Sericopelma angustum is endemic to Costa Rica and only known from the type locality - San Pedro de Arenal, Alajuela province (Valerio 1980). It probably inhabits northern Costa Rica (Gabriel and Longhorn 2015), in the plains of San Carlos cantón (Valerio 1980), although this can only be speculated.

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Extent of occurrence

EOO (km2): Unknown
Trend: Unknown
Causes ceased?: Unknown
Causes understood?: Unknown
Causes reversible?: Unknown
Extreme fluctuations?: Unknown

Area of occupancy

AOO (km2): Unknown
Trend: Unknown
Causes ceased?: Unknown
Causes understood?: Unknown
Causes reversible?: Unknown
Extreme fluctuations?: Unknown

Locations

Number of locations: Unknown
Trend: Unknown
Extreme fluctuations?: Unknown

Population

Number of individuals: Unknown
Trend: Unknown
Causes ceased?: Unknown
Causes understood?: Unknown
Causes reversible?: Unknown
Extreme fluctuations?: Unknown

Population Information (Narrative)

No population information is available.

Subpopulations

Number of subpopulations: Unknown
Trend: Unknown
Extreme fluctuations?: Unknown
Severe fragmentation?: Unknown

Habitat

System: Terrestrial
Habitat specialist: Unknown

Habitat (narrative)

Sericopelma angustum likely inhabits moist tropical broadleaf forests of Central America, yet it is only known from its type locality (San Pedro de Arenal, Alajuela province, Costa Rica), hence its potential habitat is unclear (after Gabriel and Longhorn 2015).

Trend in extent, area or quality?: Unknown
Habitat importance: Major Importance
Habitats: 
  • 1.6. Forest - Subtropical/Tropical Moist Lowland

Ecology

Size: 58.9 mm (holotype female), unknown male.
Generation length (yr): 7
Dependency of single sp?: No

Ecology and traits (narrative)

Since the single specimen known is the female holotype, there is virtually no data regarding ecological aspects of this species. It probably presents the same ecological traits as other members of the genus Sericopelma i.e. fossorial species that modifies previously excavated burrows or self-excavates their own, often only making minor alterations to natural small cavities under debris, such as tree roots and/or those made and abandoned by rodents in shaded forest. The burrows are expected to have no traces of silk around the entrance, giving no clear indication that there is a spider inside. These spiders are expected to be nocturnal predators that wait near the entrance of their refuge from dusk and into the night to feed primarily on ground-dwelling arthropods (insects, other arachnids and some myriapods) or even small vertebrates. The male of this species in undescribed and nothing is known on its reproductive lifestyle.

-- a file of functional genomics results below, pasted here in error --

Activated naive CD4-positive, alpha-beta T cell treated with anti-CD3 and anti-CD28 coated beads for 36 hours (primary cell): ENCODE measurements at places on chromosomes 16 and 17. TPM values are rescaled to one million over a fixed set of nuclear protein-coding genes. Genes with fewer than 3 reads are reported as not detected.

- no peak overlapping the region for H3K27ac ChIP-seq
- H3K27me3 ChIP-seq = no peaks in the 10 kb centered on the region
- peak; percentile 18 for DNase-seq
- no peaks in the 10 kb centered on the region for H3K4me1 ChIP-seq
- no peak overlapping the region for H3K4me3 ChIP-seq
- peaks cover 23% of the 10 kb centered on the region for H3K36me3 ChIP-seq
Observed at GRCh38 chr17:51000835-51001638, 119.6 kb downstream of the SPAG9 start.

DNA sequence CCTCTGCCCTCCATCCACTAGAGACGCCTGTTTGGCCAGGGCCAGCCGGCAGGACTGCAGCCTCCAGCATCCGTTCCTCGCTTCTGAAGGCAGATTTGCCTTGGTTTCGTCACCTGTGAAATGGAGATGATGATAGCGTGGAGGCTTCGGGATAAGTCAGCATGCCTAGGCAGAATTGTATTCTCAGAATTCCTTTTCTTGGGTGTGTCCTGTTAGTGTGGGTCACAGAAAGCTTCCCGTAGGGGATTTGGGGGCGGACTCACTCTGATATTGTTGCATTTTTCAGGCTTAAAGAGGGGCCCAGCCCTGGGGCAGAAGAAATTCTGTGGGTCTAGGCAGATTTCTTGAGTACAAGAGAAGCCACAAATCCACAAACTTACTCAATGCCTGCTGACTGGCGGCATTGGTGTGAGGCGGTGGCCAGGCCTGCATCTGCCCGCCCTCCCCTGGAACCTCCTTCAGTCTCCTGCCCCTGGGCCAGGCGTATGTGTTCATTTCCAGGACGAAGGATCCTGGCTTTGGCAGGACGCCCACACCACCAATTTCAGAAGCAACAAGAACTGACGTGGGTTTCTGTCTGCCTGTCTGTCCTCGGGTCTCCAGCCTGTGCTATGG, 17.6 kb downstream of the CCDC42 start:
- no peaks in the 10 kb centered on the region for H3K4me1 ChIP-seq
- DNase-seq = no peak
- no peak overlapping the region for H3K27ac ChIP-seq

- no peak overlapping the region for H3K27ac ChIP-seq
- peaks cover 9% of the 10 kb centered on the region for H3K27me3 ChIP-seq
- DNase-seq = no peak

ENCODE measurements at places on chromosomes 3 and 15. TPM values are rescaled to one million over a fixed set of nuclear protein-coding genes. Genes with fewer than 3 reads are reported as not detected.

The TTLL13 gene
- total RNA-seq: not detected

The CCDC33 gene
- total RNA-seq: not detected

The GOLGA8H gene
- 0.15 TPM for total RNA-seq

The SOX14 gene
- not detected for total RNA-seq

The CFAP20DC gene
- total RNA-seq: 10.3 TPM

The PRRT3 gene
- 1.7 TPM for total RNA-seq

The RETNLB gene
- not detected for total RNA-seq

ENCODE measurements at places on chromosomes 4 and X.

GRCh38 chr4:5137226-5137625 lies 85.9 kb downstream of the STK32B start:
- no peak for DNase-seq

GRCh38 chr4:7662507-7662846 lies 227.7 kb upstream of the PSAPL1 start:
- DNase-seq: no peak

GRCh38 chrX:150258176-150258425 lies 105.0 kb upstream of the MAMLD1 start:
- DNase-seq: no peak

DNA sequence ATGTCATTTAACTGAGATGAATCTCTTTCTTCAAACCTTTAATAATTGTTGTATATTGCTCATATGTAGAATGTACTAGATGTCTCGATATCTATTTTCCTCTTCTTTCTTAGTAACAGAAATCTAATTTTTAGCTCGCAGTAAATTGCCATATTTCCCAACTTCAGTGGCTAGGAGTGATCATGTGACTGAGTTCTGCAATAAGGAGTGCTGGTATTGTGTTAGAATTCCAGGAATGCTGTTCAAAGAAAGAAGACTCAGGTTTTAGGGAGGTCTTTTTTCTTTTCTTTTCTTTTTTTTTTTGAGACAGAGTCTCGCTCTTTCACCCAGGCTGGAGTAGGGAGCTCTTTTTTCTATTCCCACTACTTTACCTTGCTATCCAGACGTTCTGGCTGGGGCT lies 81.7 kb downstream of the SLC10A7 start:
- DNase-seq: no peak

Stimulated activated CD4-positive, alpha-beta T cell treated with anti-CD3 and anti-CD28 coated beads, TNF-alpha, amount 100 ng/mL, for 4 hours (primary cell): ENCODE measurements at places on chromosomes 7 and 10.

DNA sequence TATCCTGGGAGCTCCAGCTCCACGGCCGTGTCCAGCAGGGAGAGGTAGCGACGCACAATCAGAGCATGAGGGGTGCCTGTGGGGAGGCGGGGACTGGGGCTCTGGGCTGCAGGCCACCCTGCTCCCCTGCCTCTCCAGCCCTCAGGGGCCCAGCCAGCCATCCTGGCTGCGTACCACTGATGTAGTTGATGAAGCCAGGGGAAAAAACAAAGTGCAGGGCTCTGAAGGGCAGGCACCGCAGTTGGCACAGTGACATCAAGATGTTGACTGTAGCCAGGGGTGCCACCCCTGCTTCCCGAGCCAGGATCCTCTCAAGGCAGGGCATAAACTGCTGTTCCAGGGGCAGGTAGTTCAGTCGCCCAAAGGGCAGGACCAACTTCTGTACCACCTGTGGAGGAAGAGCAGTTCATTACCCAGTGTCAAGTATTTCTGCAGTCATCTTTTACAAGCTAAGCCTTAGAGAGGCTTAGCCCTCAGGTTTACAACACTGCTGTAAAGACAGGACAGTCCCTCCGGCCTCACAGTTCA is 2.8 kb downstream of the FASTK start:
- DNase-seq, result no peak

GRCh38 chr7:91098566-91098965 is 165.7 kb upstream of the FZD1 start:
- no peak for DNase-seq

Threats

Threat type: Ongoing
Threats:
  • 1.1. Residential & commercial development - Housing & urban areas
  • 2.1.2. Agriculture & aquaculture - Annual & perennial non-timber crops - Small-holder farming
  • 2.3.2. Agriculture & aquaculture - Livestock farming & ranching - Small-holder grazing, ranching or farming
  • 5.1.1. Biological resource use - Hunting & trapping terrestrial animals - Intentional use (species is the target)

Justification for threats

Much of its probable habitat has already been disrupted by human activity, such as sugar cane plantations, cattle pasture (Gabriel and Longhorn 2015) and urbanisation. Although small, harvesting to meet trafficking demand may also be of concern.

Conservation

Conservation action type: In Place
Conservation actions:
  • 5.1.1. Law & policy - Legislation - International level
Conservation action type: Needed
Conservation actions:
  • 1.1. Land/water protection - Site/area protection
  • 5.1.2. Law & policy - Legislation - National level

Justification for conservation actions

The major threat to the species seems to be habitat destruction, as it is for most theraphosid spiders (Gabriel and Longhorn 2015). As human-modification of land through agriculture (particularly sugar-cane plantations and cattle pasture) are degrading the possible natural habitat of S. augustum, important conservation actions include the protection of its natural habitat through the creation of protected areas. This species was previously included in Brachypelma and was listed on CITES Appendix II, along with all other members of the genus. As of 2018, Appendix II still lists the species as B. angustum (CITES 2019).

Other

Use type: International
Use and trade:
  • 13. Pets/display animals, horticulture

Justification for use and trade

This species is currently listed on CITES Appendix II and thus its international trade is regulated by an international agreement (CITES 2019). Officially, just a small trade of S. angustum is recorded Twenty three live specimens were traded internationally under the synonymous name of 'Brachypelma angustum' during 2006–2016, all for commercial purposes and none was declared as wild-caught (Cooper et al. 2019). However, it is probable that none of those specimens actually corresponded to S. angustum, instead being, in fact, hobby-bred hybrids of different species. Regardless, international trade in the species is still regulated by CITES, even after being transferred from the genus Brachypelma to Sericopelma. No specimens were traded internationally after this taxonomic transfer (Cooper et al. 2019).